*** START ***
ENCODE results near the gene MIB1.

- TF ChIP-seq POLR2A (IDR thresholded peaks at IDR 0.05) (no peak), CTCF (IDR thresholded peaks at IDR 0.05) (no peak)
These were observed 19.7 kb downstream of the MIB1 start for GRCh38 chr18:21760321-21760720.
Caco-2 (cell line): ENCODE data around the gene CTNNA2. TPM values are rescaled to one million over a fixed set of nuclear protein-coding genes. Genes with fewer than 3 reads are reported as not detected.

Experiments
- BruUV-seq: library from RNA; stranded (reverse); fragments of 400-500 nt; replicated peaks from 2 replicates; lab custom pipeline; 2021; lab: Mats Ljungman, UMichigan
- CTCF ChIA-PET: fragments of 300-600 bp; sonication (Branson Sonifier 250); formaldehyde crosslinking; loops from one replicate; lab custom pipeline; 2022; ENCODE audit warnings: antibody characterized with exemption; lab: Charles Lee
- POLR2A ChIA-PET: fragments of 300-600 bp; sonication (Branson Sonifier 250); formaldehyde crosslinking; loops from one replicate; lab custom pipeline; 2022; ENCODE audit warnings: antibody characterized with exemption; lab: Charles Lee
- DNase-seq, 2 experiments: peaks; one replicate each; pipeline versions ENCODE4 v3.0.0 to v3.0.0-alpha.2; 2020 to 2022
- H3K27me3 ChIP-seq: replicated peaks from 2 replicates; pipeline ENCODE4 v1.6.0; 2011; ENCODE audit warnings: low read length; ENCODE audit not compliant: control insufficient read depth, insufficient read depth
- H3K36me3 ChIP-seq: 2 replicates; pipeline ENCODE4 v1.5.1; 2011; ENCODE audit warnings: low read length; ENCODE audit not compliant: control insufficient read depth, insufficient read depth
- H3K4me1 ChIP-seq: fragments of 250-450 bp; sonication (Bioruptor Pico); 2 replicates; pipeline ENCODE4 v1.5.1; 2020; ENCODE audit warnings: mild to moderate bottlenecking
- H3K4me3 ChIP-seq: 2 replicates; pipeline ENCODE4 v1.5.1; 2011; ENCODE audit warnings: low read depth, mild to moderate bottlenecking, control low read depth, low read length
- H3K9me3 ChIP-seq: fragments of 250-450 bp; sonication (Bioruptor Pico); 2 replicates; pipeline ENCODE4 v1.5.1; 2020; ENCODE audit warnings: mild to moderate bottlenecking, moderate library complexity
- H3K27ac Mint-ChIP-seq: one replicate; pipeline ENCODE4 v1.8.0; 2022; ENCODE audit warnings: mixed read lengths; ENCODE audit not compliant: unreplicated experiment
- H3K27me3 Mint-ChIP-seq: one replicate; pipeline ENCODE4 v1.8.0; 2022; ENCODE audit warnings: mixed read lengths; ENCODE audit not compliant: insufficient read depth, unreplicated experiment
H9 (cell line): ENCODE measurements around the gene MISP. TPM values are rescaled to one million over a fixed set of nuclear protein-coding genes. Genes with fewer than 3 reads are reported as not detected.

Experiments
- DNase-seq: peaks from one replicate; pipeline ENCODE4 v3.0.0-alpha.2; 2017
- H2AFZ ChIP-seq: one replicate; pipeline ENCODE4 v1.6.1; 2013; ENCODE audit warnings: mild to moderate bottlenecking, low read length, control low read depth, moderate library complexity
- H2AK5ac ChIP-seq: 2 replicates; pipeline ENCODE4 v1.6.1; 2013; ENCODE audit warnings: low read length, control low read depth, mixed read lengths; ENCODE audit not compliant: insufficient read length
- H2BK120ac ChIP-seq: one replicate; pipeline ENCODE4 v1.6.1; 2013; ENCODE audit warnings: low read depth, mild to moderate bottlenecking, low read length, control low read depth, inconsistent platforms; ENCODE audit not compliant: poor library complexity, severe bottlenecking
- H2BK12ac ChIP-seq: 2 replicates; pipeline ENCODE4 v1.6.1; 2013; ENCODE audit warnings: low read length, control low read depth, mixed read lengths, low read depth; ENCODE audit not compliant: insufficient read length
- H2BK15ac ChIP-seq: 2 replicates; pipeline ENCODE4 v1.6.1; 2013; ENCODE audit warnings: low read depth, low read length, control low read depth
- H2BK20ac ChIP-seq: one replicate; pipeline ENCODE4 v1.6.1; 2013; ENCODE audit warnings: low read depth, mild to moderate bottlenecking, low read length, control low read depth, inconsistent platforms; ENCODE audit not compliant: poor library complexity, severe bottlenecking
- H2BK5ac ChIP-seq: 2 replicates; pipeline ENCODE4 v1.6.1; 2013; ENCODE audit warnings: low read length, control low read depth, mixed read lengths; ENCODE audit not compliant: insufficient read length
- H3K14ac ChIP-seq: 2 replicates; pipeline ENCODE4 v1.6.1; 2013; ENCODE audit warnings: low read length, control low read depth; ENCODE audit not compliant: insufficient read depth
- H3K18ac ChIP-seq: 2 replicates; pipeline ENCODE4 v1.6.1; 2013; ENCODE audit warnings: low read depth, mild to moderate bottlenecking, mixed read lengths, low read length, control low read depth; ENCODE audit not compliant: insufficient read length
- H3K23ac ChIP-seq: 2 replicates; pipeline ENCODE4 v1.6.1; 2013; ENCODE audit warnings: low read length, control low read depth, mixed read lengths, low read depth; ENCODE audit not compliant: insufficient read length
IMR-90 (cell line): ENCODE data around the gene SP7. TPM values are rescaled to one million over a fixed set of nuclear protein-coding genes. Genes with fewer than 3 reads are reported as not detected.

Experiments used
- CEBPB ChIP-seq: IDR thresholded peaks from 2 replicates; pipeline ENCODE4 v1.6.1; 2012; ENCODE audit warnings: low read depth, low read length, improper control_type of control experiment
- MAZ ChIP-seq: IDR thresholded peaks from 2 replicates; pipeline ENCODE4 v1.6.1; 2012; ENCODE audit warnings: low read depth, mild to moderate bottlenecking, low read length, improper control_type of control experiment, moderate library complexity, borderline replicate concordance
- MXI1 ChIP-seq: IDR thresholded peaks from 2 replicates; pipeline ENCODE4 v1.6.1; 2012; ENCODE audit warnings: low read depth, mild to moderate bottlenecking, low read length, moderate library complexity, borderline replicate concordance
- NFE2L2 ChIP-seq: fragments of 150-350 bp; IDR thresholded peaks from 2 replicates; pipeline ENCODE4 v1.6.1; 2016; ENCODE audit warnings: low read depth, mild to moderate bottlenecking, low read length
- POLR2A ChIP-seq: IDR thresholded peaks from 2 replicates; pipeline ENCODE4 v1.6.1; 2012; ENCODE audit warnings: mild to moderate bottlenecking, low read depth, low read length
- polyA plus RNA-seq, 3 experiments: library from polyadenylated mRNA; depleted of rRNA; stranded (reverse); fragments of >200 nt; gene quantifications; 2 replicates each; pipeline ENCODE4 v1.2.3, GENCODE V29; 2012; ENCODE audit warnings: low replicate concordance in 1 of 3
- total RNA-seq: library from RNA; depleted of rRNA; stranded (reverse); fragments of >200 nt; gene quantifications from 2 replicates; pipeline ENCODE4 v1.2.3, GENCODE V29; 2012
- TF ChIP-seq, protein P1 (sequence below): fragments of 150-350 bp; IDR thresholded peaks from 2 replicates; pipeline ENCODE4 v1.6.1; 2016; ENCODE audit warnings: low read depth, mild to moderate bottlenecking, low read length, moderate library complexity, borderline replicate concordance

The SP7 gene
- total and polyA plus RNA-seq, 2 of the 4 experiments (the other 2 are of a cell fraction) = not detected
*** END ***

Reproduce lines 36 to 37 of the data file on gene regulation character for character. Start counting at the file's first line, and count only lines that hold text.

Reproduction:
- POLR2A ChIP-seq: IDR thresholded peaks from 2 replicates; pipeline ENCODE4 v1.6.1; 2012; ENCODE audit warnings: mild to moderate bottlenecking, low read depth, low read length
- polyA plus RNA-seq, 3 experiments: library from polyadenylated mRNA; depleted of rRNA; stranded (reverse); fragments of >200 nt; gene quantifications; 2 replicates each; pipeline ENCODE4 v1.2.3, GENCODE V29; 2012; ENCODE audit warnings: low replicate concordance in 1 of 3